As a recent entrant into design school I have become all too familiar with critical feedback sessions, which are rather terrifying (for me, at least) but integral to many university courses – especially the creative ones. The thing about critical feedback is that often it can just be really disheartening and fairly harsh, but the question is: is that, well, useful? What format should criticism take? How, in the long run, will it become more useful to us, whether we’re in industry or just learning to be?
It’s fairly clear that we all need constructive advice and criticism to improve. That’s just how the world works; if you don’t find the flaws in something and criticise them, that thing won’t improve. If we didn’t try to improve things, then we wouldn’t be nearly at the stage of design and technology that we’re at now. Criticism is important and we need it for improvement and development, but is there a way of giving critical feedback that’s more effective than others? Surely so.
A lot of the time, people don’t react well to negative feedback, it’s just in our nature to not particularly enjoy being criticised for something that we’ve worked on or put effort into. This, I suppose, is probably one of the reasons that artsy interviews can be so terrifying. Compiling a portfolio of all of your recent work only to have a professional look at it and judge you based on what you’ve created is… not fun, to say the least. Critical feedback sessions – at least where I study – are a bit like that, except with the addition of your fellow classmates staring and judging as well, albeit often silently while the pros do their work – or their tearing to shreds of your work, as it were. But ultimately that’s how industry works, even though it’s intimidating and it’s not going to be easy to present creative ideas to people you may not have met more than once or twice. There is nothing more frustrating than projecting ideas onto people and them just going, “Nah…”.
Now, I find that there are two main ways of getting critiqued: the hard way, which is where people don’t tell you how you could improve but rather what’s wrong with your ideas and plans, and the “this is what’s wrong and this is where you could go from here” way, which I reckon is easier as well as more methodical and logical. But, as with most things, I think that the harder “I’m going to tear your product to shreds” way is more useful. Let me explain.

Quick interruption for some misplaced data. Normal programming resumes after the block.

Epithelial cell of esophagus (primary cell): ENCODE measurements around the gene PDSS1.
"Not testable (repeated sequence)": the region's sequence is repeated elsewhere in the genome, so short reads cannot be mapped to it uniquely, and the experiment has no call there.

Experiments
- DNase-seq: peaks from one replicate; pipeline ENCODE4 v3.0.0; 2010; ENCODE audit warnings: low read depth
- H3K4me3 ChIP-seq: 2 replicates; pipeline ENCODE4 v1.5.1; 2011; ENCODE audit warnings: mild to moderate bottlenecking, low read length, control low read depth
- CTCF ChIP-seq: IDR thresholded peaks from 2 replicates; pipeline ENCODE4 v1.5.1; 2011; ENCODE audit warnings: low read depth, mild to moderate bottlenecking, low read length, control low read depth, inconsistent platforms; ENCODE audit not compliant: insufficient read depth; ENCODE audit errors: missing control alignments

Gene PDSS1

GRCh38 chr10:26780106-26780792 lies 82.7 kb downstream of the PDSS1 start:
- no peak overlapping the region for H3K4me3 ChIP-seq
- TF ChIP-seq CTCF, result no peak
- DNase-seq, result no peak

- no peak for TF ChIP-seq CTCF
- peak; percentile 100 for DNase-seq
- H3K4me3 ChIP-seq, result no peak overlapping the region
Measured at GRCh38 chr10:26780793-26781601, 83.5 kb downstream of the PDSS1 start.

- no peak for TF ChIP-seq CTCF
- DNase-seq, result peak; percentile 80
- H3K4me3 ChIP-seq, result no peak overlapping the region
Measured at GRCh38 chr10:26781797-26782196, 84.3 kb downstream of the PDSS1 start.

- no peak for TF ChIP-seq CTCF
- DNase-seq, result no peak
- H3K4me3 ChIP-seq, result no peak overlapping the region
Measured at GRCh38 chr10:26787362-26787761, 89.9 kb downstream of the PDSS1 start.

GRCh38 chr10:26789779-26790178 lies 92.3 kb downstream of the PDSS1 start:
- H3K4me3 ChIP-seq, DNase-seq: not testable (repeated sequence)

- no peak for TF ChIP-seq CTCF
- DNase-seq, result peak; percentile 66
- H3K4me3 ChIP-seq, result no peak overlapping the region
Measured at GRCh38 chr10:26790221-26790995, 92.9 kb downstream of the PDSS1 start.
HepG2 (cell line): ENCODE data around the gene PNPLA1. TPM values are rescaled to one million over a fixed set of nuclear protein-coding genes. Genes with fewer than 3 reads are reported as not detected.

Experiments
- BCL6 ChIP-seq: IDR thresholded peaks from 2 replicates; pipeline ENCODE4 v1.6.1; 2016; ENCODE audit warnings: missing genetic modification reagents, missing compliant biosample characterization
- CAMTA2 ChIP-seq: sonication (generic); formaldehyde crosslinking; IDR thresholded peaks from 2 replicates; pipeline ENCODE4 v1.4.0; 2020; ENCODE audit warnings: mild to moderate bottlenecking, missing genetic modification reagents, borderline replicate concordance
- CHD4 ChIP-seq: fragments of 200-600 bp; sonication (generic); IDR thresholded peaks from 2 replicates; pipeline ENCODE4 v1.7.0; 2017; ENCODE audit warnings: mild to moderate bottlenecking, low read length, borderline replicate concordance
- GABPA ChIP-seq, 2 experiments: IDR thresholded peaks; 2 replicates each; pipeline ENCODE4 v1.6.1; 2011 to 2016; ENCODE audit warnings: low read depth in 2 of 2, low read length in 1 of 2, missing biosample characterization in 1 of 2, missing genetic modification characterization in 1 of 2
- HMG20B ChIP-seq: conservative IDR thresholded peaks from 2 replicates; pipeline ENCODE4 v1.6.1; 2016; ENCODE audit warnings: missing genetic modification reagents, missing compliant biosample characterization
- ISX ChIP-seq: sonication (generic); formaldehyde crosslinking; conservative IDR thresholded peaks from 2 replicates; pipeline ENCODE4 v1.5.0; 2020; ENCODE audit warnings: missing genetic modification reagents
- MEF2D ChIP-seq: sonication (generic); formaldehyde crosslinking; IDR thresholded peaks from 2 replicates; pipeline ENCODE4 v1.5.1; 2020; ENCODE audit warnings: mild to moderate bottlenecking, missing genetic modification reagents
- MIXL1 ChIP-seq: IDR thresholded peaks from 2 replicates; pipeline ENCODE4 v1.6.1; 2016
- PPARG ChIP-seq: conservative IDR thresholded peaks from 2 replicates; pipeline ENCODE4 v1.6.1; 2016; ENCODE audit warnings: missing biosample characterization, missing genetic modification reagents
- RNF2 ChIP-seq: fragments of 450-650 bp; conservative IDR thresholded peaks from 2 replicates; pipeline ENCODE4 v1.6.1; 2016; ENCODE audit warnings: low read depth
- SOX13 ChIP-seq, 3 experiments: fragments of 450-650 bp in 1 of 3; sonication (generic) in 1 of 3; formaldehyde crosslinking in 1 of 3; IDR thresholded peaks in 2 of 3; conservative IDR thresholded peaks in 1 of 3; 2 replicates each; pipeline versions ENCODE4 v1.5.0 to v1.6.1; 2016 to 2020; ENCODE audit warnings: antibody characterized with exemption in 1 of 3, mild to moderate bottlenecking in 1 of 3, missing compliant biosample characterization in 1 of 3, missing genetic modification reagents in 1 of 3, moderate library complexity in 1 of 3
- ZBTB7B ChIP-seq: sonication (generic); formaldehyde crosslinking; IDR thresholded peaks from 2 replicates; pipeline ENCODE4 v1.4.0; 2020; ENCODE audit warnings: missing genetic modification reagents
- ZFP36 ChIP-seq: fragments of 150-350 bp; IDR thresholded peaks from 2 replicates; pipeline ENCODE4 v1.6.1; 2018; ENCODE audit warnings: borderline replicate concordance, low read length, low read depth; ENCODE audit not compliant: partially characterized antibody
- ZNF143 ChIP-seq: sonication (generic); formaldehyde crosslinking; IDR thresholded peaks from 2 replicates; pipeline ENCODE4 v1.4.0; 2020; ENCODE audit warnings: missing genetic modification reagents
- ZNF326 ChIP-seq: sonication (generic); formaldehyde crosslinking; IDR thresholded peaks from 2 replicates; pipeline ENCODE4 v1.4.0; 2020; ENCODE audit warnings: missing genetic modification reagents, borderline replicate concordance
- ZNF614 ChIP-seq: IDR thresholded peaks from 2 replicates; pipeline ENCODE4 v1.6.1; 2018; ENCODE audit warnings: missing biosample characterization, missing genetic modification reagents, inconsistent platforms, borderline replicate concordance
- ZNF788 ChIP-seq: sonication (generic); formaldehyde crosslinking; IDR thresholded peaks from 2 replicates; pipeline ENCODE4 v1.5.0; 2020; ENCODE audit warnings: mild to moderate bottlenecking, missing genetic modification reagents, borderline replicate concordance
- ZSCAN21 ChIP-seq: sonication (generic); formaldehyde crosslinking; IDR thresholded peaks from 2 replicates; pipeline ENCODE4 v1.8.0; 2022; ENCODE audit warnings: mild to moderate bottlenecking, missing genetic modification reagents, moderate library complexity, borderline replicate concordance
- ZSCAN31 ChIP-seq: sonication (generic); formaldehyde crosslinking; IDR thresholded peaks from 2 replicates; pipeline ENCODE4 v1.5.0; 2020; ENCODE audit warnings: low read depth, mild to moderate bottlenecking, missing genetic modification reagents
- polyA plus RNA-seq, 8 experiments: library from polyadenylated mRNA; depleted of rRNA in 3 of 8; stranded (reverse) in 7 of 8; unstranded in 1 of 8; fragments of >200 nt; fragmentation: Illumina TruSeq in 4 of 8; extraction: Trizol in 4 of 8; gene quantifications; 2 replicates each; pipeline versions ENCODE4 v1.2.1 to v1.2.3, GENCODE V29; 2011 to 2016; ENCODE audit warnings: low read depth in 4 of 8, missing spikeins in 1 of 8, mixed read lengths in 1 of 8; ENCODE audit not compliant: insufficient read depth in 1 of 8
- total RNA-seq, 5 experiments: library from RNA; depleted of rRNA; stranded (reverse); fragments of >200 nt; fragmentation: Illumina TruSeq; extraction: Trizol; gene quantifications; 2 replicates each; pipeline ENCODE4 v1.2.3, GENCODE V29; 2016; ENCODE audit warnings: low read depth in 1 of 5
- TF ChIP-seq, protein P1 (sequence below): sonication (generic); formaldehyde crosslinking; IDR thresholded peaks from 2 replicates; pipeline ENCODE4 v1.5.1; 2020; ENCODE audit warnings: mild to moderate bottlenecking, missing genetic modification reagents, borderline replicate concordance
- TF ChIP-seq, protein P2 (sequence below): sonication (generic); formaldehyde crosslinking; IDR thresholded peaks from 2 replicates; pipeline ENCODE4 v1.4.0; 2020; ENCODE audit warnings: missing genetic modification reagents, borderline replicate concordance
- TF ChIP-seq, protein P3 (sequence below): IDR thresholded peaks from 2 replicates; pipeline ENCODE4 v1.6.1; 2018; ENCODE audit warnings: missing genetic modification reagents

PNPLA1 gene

The former type of criticism is that which I receive most often now that I’ve actually become a ‘proper’ design student. They essentially tell you why you’re crap and leave it there, moving onto the next victim. At first, this is pretty heartbreaking and hard. But in real life there won’t be someone who tells you where to go, how to improve, and what to change: that’s what you have to figure out. By essentially being horrible, the criticism you get will probably help you more than it does hinder you. Or at least, it will in the long run. I feel that even though the latter is a much gentler way of getting people used to having their work criticised, ultimately it’s not as useful. With the other way, people learn how to think and use their brain – and to be able to criticise your own work and improve it, at least to some extent, is a skill that not many people will ever have.
So yes, ultimately I think that the horrible tearing to shreds of your work by someone you barely know is probably more useful than being edged gently into the world of criticism. It toughens you up and gives you the skill of exercising a tired and frustrated mind. Sometimes we have to struggle to get it right, and struggle we shall. After all, some arguably iconic designers like James Dyson created literally thousands of prototypes before putting their first machine into production. Along the way, Dyson learned about self-criticism and improvement, and that won’t have been spoon-fed to him. Very independent learning can often be the way forward and I think that, especially for aspiring designers, it really is.